Remember this term: Parthenogenesis. This six-syllable word could be the answer to controversy-free stem cell research. Though the general public is well aware of the medical potential and controversies surrounding embryonic stem cells and iPS cells (induced pluripotent stem cells), a third way forward—parthenogenesis—has been surprisingly sidelined from the stem cell research debate.
Using this procedure, an unfertilized human egg, or oocyte, can be chemically induced to form a tiny cluster of cells that cannot mature into a human being, but from which a stem cell line can be created that has all the potential of an embryonic line. Parthenogenetic stem cells are unique because they do not destroy embryos nor involve any genetic manipulation, while creating stem cell lines that have the same potential as embryonic cells to provide any cell that might be needed for therapy.
This technology uses voluntarily discarded oocytes from women who have already decided to undergo fertility treatment in the hope of having a child or of helping others to have children. This source provides a more than ample supply of human oocytes to develop all the stem cell lines we would ever need. Further, once a bank of parthenogenetic stem cell lines is created, the need to go back and create new lines is greatly reduced. This is because parthenogenetic stem cells can divide indefinitely and provide a renewable resource.
Studies have demonstrated that using parthenogenetic techniques, cells from a single donor could be matched to general genetic patterns, known as human leukocyte antigens, of hundreds of millions of patients. Since a single line of these cells may eliminate immune rejection issues in large segments of the population, parthenogenetic stem cells could be enormously valuable as a treatment for diabetes, heart disease, liver disease, and macular degeneration.
Based on this technology, the world’s first human stem cell bank—one that serves the need for stem cell-based treatments in the general population—could conceivably be created. Akin to human blood typing, theoretically this means that only 200–300 eggs would need to be used to create stem cell lines that immune-match the entire band of human immune responses.
Debunking the Egg-Farming Myth
Apart from moral quandaries surrounding the use of viable fertilized human embryos as the source of embryonic stem cells, stem cell research has also been a magnet for controversy due to fear and misinformation surrounding the creation of a human egg-farming industry. A number of women’s rights organizations warn against the potential exploitation of poor, minority women, students, and/or women from developing countries, for the purpose of egg harvesting.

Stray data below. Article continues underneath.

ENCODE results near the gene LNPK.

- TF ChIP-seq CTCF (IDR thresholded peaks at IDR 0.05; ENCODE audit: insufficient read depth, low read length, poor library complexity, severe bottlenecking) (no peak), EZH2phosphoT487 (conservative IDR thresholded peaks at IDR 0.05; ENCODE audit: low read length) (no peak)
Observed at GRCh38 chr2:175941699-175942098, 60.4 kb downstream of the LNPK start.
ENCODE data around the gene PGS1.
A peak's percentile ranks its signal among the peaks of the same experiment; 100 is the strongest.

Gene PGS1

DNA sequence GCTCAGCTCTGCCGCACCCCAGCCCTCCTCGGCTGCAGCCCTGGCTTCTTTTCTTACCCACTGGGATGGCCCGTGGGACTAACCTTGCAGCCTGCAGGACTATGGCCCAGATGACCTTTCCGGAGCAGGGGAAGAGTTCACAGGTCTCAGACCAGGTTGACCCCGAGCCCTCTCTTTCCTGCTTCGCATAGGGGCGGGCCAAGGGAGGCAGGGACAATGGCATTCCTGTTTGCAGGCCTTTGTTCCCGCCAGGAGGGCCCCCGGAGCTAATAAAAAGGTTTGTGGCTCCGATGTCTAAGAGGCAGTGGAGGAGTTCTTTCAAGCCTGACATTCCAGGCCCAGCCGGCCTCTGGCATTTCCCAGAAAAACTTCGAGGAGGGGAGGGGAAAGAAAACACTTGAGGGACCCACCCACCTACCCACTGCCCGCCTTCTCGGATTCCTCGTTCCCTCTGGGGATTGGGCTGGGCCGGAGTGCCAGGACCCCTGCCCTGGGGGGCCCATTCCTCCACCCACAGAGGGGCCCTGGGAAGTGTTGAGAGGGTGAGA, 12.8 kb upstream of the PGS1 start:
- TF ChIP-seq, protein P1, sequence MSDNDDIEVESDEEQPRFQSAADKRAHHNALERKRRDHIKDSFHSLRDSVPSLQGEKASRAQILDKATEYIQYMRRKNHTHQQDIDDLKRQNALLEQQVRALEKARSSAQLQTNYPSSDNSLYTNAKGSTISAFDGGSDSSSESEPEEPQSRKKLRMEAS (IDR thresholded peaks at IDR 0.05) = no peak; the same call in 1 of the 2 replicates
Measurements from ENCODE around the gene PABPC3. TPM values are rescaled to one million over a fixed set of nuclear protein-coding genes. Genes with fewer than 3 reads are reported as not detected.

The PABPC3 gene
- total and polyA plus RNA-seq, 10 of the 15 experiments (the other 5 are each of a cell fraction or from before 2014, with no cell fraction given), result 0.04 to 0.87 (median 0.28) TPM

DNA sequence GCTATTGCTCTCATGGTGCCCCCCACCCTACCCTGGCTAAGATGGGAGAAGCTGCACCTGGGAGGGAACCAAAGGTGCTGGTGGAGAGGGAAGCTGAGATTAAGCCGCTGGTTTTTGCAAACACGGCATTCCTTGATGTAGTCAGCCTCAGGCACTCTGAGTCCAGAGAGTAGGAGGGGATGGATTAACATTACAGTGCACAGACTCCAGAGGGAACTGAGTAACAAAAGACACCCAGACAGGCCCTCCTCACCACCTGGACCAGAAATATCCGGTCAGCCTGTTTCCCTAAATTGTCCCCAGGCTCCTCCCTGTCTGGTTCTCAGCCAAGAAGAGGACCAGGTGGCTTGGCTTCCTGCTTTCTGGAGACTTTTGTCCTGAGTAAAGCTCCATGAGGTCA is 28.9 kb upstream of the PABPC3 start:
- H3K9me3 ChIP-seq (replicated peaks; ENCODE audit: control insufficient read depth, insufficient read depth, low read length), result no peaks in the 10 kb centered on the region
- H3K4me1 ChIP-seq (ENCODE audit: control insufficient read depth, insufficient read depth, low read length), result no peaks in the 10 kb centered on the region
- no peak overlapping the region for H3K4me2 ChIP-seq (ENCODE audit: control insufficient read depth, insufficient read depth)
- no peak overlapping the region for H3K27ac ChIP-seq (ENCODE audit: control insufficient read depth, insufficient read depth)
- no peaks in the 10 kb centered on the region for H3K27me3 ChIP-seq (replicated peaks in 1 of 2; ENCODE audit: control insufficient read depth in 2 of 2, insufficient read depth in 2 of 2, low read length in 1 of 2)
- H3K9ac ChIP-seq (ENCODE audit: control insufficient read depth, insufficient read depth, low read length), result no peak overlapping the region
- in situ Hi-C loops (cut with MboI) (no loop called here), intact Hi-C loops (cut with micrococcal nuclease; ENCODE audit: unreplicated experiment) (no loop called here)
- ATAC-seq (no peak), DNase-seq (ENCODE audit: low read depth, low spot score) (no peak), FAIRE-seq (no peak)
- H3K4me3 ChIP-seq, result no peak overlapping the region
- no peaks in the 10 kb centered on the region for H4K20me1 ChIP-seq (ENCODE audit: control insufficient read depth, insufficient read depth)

The worry is that in the quest for human eggs for stem cell research, women who would not otherwise run the risks of ovarian stimulation will be induced to undertake potentially dangerous procedures. The belief that the creation of embryonic stem cells requires the need for large numbers of human oocytes is largely attributable to a technology called SCNT (somatic cell nuclear transfer) that was unsuccessfully used in early attempts to create human embryonic stem cells in Korea.
The fear that viable human embryos are being created solely for research purposes or that women are being exploited for their eggs simply does not apply to parthenogenesis. First, parthenogenesis does not lead to the creation of viable human embryos. No potential human life is destroyed. Second, parthenogenetic stem cell lines are created from excess eggs donated by women with the primary intent of undergoing IVF, and donation does not pose any additional risk to the donors.
Further, parthenogenesis may actually reduce the number of donors required because it allows for the creation of single lines of pluripotent stem cells that can be immune-matched (similar to how bone marrow is matched between donors and recipients) to large population groups. In other words, once a stem cell bank of perhaps 50–100 parthenogenetic stem cell lines is established, the need to continuously seek more eggs to match a population group may be greatly reduced or eliminated. The resulting immune-matched stem cell bank could become a valuable medical resource for regenerative medicine.
In July, the NIH finalized its guidelines for the federal funding of stem cell research. While the revamped guidelines expanded the scope of research into human stem cells eligible for federal funding, parthenogenetic stem cell research is not yet eligible for such government support.
We hope that appropriate review and approval of this burgeoning branch of stem cell research will come soon enough so that American researchers are not deprived of the benefits.
Already international researchers are using parthenogenetic cell lines to study the ways in which they may be more useful than embryonic lines, and there is a risk that if foreign researchers get too much of a head start, the U.S. could suffer in the long run as jobs and revenue follow the funding.
Given that parthenogenic stem cell lines behave just like embryonic stem cells but with the added advantages of solving certain moral dilemmas and addressing patient immune rejection issues, we believe that patients, practitioners, and politicians alike might some day agree that this new stem cell research technique represents a revolutionary way forward.